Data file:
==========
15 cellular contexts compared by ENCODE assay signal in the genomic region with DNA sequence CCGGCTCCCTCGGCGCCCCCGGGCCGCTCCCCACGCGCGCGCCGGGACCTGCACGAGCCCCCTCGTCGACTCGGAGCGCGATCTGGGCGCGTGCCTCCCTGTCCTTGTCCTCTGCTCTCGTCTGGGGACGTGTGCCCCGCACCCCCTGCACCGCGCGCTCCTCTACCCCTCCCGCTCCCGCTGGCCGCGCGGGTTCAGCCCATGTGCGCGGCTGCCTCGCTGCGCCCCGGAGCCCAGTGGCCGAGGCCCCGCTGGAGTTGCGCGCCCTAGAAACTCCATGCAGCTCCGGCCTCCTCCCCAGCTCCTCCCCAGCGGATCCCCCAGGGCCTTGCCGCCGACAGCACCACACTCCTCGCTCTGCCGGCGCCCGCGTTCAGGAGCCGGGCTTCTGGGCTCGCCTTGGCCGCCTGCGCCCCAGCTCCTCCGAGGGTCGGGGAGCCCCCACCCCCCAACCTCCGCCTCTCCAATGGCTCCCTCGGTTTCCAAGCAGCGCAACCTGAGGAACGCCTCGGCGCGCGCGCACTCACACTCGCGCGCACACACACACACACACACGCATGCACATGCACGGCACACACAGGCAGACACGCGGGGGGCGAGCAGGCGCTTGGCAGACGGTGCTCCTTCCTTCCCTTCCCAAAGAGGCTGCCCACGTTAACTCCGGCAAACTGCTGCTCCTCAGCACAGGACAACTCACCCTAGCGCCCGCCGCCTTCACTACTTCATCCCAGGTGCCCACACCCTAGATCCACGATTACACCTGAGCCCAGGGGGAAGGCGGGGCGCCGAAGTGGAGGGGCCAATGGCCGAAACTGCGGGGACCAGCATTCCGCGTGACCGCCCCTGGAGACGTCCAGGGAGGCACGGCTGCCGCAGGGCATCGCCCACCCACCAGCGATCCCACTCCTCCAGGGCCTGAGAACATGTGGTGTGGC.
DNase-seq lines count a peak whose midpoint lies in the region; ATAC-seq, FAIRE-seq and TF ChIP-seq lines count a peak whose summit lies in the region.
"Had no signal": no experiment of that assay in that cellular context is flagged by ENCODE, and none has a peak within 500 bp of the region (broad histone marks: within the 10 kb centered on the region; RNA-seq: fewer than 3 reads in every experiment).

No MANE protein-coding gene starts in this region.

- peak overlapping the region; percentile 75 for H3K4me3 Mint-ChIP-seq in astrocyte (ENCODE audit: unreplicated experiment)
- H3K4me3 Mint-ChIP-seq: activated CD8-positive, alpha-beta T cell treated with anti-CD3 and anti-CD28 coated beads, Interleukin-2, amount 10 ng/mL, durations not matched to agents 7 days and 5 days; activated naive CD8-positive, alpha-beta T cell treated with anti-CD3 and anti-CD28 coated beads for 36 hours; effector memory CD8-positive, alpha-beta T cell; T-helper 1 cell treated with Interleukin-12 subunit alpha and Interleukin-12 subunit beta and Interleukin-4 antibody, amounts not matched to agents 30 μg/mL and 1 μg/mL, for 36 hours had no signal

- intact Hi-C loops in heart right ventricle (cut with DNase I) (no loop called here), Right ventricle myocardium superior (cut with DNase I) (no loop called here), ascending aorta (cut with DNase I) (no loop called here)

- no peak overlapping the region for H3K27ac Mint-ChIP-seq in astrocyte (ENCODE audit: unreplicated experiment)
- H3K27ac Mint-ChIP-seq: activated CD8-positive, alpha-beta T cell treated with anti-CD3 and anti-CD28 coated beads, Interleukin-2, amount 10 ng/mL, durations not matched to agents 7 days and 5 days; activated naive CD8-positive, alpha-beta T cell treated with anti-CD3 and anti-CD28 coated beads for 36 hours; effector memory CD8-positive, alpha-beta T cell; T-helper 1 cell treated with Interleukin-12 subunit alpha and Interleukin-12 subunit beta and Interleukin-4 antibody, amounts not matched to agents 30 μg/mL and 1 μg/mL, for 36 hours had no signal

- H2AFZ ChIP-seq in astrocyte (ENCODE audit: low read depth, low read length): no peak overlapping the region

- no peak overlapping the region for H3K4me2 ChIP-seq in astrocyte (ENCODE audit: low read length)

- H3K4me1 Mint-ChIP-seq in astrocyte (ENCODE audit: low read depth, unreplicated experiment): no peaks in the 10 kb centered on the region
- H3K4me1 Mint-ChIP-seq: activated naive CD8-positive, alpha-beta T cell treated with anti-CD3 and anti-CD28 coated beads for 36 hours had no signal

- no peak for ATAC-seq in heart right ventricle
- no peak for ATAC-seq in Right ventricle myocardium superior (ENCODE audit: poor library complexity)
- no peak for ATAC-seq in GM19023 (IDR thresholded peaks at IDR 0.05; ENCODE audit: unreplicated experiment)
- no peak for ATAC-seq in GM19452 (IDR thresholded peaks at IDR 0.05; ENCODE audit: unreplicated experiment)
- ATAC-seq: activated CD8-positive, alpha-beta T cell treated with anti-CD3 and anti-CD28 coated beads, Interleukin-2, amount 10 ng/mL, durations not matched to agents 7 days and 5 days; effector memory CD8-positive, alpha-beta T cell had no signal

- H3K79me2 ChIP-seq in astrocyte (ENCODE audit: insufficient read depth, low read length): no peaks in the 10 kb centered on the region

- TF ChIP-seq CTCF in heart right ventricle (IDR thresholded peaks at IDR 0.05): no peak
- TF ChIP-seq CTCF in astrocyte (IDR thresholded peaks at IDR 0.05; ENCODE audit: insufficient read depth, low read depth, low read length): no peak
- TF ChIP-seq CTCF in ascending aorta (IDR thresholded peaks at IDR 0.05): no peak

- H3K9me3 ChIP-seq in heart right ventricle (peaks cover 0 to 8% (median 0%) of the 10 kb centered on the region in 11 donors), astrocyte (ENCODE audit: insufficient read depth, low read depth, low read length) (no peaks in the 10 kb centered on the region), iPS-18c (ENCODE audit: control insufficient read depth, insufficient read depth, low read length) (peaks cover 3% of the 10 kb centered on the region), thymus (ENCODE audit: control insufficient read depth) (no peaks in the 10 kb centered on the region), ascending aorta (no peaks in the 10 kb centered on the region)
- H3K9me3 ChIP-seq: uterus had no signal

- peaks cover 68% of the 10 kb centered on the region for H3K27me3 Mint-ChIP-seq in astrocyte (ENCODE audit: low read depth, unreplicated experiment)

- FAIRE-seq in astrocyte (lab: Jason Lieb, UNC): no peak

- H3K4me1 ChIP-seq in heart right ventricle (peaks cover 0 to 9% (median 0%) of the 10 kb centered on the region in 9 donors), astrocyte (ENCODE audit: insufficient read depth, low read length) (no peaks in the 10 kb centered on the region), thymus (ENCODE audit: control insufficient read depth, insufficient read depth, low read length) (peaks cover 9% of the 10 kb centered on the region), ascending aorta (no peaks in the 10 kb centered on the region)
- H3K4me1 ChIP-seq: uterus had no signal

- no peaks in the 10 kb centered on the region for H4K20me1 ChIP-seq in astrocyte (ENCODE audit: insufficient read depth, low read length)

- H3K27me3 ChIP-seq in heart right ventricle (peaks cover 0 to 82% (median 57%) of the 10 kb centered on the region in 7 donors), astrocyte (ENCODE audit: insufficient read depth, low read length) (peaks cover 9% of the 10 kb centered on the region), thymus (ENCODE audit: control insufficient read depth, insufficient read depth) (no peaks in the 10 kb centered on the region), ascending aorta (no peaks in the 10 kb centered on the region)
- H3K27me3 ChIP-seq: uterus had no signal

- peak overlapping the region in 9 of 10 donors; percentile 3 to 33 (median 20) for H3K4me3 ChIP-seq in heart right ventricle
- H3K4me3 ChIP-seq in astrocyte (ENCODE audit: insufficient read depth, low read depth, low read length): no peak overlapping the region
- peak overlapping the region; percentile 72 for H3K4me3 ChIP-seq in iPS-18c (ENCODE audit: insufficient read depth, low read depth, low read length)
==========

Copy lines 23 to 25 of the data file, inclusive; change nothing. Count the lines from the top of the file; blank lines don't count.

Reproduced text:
- H3K9me3 ChIP-seq in heart right ventricle (peaks cover 0 to 8% (median 0%) of the 10 kb centered on the region in 11 donors), astrocyte (ENCODE audit: insufficient read depth, low read depth, low read length) (no peaks in the 10 kb centered on the region), iPS-18c (ENCODE audit: control insufficient read depth, insufficient read depth, low read length) (peaks cover 3% of the 10 kb centered on the region), thymus (ENCODE audit: control insufficient read depth) (no peaks in the 10 kb centered on the region), ascending aorta (no peaks in the 10 kb centered on the region)
- H3K9me3 ChIP-seq: uterus had no signal

- peaks cover 68% of the 10 kb centered on the region for H3K27me3 Mint-ChIP-seq in astrocyte (ENCODE audit: low read depth, unreplicated experiment)